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Interesting thread idea! Work is such a strange thing. My work history is bizarre to say the least. I started out at Dominos Pizza. I worked at one of the regularly top 3 stores in the USA and we regularly did 45k Friday night rush pizza nights. Now for all you non pizza people out there, 45k worth of pizza in 8 hours is a lot of freakin pizza. I did that all through high school and parts of college. Next I worked at a private day care. Every other male hired at that day care didn't last more than 2-3 months. I lasted 6 years. I taught every class minus the baby room and even did a stint in management for about a year. Somewhere in that time I pursued a bachelors of science in NYC with a focus on television and film production. I pursued that dream for 4 years with nominal success but was unable to constantly find work to pay back my $1200 a month college loan debt. So I sold out. I searched for jobs for a 2 years. Lived in my parents basement and finally found a company willing to give me a chance selling critical power equipment. I packed my car and moved from Virginia to Connecticut and figured it out. So I learned how to build data centers, mostly and did that for 3 years.
I found out I was getting fired because the company is basically going under so i started sending out more reumes. On a completely pipe dream I applied with GE and got the job as the northeast regional sales manager for critical power equipment. Now I'm almost 30 and have no idea what the hell I do. I have been doing the GE thing since May and spend most of my time terrified of what is to come tomorrow. I'm working harder than I have ever worked but in ways I didn't know even existed. Now I report to imaginary numbers at the end of a quarter. If I hit those numbers I am thanked. If I don't, well I don't know but I imagine it's horrible. They gave me a free car, they even pay for my internet and more than doubled my salary! And yet, often, I still feel very much like I totally sold out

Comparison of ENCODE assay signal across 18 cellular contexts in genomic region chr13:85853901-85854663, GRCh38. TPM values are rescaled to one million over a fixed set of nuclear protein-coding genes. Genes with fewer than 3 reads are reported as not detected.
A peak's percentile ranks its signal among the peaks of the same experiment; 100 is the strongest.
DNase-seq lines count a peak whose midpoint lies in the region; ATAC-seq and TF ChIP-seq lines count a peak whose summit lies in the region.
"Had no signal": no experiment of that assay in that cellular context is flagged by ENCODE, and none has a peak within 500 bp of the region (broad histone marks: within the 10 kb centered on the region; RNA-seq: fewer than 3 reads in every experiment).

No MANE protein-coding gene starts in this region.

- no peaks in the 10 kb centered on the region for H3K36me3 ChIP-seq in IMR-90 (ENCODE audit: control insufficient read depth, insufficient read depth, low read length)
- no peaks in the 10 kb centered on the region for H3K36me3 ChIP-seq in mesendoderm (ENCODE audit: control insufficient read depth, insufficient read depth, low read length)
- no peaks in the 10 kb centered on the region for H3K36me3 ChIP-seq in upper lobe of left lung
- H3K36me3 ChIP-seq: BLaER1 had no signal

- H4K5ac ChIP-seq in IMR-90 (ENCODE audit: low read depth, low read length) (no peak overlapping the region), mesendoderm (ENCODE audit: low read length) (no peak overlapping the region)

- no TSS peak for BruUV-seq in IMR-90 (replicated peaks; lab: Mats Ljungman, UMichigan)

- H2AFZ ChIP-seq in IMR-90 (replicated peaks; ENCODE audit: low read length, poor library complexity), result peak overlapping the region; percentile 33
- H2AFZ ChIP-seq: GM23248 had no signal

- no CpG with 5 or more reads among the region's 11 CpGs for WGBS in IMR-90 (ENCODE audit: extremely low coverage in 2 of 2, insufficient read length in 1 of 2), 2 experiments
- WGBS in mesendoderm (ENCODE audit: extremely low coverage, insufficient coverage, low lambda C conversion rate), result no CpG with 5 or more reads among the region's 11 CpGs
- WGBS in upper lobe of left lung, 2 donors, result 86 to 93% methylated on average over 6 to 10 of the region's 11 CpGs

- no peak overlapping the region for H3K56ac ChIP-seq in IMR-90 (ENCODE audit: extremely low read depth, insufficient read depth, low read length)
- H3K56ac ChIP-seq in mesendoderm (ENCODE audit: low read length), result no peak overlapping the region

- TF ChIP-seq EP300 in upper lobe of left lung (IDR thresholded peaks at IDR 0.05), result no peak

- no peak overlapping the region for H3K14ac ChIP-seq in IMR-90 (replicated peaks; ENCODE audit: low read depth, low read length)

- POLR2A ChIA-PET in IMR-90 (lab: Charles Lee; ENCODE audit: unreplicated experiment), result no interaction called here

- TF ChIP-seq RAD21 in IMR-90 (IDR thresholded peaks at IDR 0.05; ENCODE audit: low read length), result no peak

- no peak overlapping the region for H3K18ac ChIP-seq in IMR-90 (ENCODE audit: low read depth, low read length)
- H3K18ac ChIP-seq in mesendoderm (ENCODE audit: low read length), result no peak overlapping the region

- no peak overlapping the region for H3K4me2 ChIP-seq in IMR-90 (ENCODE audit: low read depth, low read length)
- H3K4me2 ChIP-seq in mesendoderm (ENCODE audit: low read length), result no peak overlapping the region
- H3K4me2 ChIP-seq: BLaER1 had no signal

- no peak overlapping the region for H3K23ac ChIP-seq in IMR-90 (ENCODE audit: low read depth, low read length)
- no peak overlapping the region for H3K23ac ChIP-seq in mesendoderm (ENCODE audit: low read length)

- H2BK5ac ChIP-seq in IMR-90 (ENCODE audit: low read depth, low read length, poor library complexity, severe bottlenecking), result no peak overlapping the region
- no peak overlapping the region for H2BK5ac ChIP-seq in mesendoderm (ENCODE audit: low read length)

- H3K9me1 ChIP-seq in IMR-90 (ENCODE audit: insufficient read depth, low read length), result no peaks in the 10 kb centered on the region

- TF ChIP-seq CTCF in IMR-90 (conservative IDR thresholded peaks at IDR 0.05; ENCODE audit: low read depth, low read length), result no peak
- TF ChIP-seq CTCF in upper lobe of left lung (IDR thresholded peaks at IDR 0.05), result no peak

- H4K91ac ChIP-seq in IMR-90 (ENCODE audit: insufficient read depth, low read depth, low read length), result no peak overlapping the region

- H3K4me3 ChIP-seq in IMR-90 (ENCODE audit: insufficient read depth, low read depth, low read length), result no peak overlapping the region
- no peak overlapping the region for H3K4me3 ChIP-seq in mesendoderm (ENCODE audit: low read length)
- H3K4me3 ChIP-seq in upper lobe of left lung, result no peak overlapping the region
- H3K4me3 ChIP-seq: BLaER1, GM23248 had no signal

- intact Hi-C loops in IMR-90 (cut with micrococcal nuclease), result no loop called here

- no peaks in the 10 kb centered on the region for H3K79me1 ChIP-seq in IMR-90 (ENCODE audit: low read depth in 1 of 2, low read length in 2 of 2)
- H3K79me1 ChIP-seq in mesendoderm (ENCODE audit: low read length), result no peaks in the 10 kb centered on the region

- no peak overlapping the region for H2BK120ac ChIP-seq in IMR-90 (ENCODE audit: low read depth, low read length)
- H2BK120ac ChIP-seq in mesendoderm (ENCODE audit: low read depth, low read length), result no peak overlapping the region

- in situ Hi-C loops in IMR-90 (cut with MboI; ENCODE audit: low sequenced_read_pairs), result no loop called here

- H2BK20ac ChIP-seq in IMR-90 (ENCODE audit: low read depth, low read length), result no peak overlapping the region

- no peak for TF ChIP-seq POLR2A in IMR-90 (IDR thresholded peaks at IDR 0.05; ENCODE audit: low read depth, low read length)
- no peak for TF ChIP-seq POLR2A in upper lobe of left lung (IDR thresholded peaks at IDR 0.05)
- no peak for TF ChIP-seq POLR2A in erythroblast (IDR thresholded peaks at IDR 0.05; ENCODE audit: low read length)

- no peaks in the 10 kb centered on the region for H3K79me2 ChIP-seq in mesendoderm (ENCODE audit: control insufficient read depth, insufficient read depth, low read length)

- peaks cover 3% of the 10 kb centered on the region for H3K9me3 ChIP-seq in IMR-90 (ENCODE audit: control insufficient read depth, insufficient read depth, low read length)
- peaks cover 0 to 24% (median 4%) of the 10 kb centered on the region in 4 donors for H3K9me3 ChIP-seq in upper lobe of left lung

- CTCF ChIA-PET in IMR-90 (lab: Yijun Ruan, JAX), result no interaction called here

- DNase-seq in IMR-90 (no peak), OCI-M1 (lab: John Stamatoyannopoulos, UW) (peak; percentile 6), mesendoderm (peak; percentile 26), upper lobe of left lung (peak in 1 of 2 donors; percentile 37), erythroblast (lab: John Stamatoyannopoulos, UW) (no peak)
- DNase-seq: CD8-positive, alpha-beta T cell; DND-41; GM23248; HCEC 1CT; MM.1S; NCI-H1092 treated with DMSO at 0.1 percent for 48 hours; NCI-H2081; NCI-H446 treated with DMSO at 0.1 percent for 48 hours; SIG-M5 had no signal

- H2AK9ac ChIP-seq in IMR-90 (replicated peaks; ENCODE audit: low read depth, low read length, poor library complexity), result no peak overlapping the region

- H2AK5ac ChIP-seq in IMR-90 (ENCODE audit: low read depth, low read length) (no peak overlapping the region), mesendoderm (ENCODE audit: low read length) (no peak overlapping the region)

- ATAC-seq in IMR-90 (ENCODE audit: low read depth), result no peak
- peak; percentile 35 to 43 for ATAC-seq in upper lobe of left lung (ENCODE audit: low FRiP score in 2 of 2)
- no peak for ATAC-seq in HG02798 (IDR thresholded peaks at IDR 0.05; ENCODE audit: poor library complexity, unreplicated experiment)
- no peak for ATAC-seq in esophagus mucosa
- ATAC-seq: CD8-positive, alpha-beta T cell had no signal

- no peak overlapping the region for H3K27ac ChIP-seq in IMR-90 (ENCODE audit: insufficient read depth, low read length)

. I have carried 80 lbs batteries as a career and have been bitched at as a PA on Hollywood sets and at countless pizza delivery sites. They all suck... But nothing comes close to being 100% on your own. I only get to eat if I make my numbers. I literally have no one to ever blame but myself. Talk about a mind f$!%? I would take manual labor over the insanity that is east coast sales any day of the week if given the choice. But than t would take me 30+ years to pay off my college. Maybe now o can do it in 10 and actually go do something I am good at some day...